Opel has presented the first battery-electric version of its compact Astra model – as a five-door and in parallel also as an estate. With the battery-electric version, the Astra range is now complete. The biggest surprise is probably the model name Astra Electric instead of Astra-e, because both design and technology are already largely known.
It was almost clear that there would be no surprises in the design. After all, Generation 6 of the Opel compact model, which was presented in September 2021, not only wears the new brand design of the Rüsselsheim company, but Opel has also hardly adapted the design of the electric versions of the previous electric models. Thus, an independent design would have made little sense – the black ‘Opel Vizor’ at the front is supposed to characterise the brand, besides, the parent company Stellantis is known for its identical parts strategy. A separate front section for the Astra Electric does not fit into the strategy for several reasons.
The same applies to the drive technology: Opel uses the same technology for the Astra Electric and Astra Sports Tourer Electric that is already known from the corresponding Peugeot sister models 308 and 308 SW. For the electric motor, Stellantis switches from the 100 kW drive previously supplied by Vitesco Technologies to a 115 kW unit from its own joint venture with Nidec. The e-motor, which is built in Trémery, France, offers 270 Nm of maximum torque and enables a top speed of 170 km/h. The energy is stored in a new 54-kW power unit.
The energy is stored in a new 54 kWh battery with 51 kWh usable capacity. The battery is now based on NMC811 cells and, depending on equipment, should enable a WLTP range of up to 416 kilometres, according to Opel. In the Corsa-e, Mokka-e and Zafira-e, Opel had still been working with the previous battery generation, which came to 50 kWh gross and around 45 kWh net.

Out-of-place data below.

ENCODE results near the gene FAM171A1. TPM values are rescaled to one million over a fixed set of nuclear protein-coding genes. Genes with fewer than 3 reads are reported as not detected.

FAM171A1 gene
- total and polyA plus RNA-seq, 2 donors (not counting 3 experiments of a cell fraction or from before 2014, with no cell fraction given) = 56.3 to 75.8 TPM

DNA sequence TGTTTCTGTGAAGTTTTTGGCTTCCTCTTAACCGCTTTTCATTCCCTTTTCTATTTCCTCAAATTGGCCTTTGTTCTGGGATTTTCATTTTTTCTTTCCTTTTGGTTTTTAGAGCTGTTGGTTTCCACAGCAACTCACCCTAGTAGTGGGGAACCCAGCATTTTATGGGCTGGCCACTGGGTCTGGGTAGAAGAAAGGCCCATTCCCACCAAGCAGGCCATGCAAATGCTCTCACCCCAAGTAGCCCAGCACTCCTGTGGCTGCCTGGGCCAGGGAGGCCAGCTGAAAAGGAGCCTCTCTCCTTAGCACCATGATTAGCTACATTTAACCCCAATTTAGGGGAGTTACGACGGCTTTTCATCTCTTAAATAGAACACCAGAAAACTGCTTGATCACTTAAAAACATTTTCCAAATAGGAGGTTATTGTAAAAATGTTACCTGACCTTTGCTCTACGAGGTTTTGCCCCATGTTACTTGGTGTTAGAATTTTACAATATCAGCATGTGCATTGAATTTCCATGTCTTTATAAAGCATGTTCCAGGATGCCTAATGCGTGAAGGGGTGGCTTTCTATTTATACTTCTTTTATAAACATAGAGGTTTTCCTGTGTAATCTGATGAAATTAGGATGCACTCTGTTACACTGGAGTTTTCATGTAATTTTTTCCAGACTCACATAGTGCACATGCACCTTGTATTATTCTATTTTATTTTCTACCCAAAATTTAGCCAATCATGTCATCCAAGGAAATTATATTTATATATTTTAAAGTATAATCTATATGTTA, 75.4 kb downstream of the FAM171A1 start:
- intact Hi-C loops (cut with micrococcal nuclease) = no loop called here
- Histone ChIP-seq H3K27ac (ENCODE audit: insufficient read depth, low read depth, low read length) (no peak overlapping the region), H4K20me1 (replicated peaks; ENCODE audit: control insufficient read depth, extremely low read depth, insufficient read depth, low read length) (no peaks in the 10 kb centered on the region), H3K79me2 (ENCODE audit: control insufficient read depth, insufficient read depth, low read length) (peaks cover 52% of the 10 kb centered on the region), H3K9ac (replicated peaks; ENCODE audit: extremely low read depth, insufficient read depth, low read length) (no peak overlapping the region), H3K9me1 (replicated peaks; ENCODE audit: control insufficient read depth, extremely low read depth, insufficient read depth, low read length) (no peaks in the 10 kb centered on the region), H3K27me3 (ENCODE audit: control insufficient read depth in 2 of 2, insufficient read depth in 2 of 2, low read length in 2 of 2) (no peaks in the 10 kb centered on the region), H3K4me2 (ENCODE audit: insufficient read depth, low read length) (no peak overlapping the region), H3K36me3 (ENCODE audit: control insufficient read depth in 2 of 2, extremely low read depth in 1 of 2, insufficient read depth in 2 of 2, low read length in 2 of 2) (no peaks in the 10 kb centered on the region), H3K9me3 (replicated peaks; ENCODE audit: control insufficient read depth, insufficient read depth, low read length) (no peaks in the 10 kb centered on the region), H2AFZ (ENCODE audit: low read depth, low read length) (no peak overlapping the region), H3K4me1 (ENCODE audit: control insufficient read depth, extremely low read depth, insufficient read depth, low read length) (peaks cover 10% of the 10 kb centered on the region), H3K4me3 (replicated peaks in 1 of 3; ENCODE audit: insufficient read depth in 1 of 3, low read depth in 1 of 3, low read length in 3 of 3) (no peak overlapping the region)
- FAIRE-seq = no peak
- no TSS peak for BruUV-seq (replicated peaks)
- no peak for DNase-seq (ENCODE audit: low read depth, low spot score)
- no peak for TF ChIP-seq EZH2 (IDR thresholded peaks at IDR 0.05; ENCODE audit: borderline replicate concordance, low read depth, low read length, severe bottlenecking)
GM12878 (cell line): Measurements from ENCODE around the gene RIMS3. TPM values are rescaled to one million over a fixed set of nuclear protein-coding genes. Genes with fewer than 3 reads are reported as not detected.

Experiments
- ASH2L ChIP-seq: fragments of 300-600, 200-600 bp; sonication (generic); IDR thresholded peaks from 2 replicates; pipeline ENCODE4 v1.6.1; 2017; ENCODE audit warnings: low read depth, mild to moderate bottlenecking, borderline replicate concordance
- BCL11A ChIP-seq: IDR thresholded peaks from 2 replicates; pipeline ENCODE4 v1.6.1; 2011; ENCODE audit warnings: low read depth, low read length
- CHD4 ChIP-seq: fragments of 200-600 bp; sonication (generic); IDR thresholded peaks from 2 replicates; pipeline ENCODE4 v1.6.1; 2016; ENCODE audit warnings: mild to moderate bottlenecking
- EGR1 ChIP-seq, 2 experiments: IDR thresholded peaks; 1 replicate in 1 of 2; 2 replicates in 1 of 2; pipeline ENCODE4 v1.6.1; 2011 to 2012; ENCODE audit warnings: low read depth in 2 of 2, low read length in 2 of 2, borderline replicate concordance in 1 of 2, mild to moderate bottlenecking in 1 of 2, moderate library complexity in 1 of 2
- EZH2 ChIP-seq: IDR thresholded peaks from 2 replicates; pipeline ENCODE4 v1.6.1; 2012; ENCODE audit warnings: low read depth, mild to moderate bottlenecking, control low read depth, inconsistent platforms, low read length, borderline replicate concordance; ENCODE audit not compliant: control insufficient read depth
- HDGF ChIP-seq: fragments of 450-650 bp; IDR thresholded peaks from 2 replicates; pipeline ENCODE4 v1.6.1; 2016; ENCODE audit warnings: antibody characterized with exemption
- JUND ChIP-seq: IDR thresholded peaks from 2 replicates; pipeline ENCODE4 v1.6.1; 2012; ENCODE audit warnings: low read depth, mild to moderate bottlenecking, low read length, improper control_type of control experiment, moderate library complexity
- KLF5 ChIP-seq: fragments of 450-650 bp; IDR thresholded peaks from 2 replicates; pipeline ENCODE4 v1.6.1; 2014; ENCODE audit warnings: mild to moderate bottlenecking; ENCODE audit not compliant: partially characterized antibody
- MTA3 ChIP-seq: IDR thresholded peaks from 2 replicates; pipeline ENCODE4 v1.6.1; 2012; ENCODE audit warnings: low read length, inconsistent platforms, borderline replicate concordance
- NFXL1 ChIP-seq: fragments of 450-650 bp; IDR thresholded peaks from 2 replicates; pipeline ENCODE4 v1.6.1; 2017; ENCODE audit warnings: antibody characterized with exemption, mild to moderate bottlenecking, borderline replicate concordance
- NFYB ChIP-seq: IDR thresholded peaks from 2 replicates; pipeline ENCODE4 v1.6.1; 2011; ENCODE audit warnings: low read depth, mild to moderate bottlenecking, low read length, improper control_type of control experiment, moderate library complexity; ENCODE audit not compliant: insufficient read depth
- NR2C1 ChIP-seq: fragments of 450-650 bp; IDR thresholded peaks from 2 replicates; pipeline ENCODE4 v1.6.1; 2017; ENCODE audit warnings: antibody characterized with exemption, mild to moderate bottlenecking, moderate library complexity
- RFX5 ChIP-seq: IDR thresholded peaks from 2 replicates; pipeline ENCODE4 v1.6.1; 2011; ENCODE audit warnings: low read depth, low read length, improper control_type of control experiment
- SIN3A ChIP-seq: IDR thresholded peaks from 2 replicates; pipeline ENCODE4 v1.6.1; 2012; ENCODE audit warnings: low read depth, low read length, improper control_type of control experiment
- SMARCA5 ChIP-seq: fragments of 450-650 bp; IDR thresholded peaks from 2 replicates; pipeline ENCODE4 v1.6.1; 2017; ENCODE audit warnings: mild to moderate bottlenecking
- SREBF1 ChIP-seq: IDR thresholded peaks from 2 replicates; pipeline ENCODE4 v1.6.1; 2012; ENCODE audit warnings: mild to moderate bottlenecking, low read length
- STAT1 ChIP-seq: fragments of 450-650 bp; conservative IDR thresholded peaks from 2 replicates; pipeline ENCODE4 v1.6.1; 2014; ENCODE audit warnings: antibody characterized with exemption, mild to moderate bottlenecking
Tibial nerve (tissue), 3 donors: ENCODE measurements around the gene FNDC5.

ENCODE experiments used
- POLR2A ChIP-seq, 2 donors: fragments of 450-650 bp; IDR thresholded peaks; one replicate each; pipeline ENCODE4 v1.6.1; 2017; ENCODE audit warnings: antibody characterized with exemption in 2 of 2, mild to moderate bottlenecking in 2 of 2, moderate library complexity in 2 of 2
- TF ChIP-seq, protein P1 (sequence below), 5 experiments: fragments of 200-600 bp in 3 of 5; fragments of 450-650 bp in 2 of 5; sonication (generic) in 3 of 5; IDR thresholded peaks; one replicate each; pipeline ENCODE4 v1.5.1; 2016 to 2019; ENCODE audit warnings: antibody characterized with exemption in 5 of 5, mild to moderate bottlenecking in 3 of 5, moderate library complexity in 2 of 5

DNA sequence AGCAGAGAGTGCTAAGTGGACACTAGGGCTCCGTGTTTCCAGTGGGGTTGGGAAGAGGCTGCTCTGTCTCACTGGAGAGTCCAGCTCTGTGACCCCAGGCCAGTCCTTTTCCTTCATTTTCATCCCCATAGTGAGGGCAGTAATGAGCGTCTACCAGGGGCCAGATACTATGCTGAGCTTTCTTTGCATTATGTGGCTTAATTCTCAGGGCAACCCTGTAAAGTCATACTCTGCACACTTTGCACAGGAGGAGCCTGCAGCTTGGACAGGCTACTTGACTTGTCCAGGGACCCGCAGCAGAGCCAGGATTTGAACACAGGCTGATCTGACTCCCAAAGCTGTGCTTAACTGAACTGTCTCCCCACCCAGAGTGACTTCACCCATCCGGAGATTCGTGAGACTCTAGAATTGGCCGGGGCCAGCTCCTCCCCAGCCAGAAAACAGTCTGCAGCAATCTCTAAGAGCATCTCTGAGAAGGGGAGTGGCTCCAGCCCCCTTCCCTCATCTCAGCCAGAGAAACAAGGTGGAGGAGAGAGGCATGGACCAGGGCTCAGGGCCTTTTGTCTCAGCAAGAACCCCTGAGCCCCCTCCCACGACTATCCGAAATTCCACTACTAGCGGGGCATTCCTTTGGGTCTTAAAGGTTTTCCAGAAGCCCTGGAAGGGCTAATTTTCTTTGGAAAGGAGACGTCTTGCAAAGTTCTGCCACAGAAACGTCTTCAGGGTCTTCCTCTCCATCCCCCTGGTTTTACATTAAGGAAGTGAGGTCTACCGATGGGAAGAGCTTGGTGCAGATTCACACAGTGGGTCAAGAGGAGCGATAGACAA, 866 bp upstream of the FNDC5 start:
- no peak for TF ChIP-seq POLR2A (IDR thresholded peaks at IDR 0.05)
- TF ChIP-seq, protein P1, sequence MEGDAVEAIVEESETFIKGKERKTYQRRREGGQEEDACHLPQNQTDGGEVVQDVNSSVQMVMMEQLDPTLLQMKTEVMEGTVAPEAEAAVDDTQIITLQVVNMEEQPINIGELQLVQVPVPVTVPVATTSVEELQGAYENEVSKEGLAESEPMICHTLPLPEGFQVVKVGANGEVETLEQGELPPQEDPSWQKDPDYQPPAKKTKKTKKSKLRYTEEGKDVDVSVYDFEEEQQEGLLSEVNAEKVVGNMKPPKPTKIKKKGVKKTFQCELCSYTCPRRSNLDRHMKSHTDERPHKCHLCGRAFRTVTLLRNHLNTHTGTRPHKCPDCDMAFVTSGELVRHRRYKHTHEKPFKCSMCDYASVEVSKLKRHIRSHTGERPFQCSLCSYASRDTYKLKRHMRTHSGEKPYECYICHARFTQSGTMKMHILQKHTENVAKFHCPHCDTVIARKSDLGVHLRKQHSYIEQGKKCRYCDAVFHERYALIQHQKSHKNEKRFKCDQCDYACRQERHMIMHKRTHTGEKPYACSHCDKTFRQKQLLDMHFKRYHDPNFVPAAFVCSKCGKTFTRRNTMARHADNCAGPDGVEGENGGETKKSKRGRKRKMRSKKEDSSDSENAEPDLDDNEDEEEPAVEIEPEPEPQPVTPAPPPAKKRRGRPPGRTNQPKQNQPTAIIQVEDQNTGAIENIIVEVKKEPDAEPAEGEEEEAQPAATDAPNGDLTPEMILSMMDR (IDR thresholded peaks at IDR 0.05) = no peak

Opel states the standard consumption of the Astra Electric in the press release at 12.7 kWh/100km, which is a very good value on paper. The previous Stellantis models with the 100 kW drive have not exactly stood out in tests for their efficiency – rather the opposite. With the Astra Electric, it remains to be seen whether the switch to the Nidec engine is worthwhile in terms of consumption (and thus practical range). Opel confidently states that the Astra Electric with its consumption is “not only the perfect efficient companion in everyday life”, but as a “five-door as well as an estate Sports Tourer, it is also an ideal motorhome” that saves time on longer journeys.
A three-phase onboard charger with 11 kW is installed ex-works. At a public 100 kW charging station, the vehicle can be charged from 0 to 80 per cent in about 30 minutes, Opel says. At the time, Peugeot had quoted a charging time of less than 25 minutes for the electric 308, but only for the window from 20 to 80 per cent.
Since the battery is placed in the underbody, the space in the interior and charging compartment remain the same. According to Opel, the Astra Sports Tourer Electric has between 516 and 1,533 litres of space – the same as the internal combustion vehicles or the plug-in hybrids already available.
Opel is not yet giving any details on the prices of the Astra Electric, which should be available to order from spring 2023. The sixth-generation Astra plug-in hybrid will cost at least 35,800 euros, while the Sports Tourer station wagon will start at 36,900 euros as a PHEV.
“With the new battery-electric version of the five-door and estate, customers will in future be able to drive locally emission-free in an all-round way that is suitable for everyday use, comfortable and, above all, fun to drive. This is what we understand by meaningful ‘greenovation’ of mobility,” says Opel CEO Florian Huettl. “At the same time, we are continuing to press ahead with our electric offensive. The new Opel Astra Electric is an important milestone on our way to becoming an all-electric brand in Europe.”
With reporting by Sebastian Schaal, Germany.
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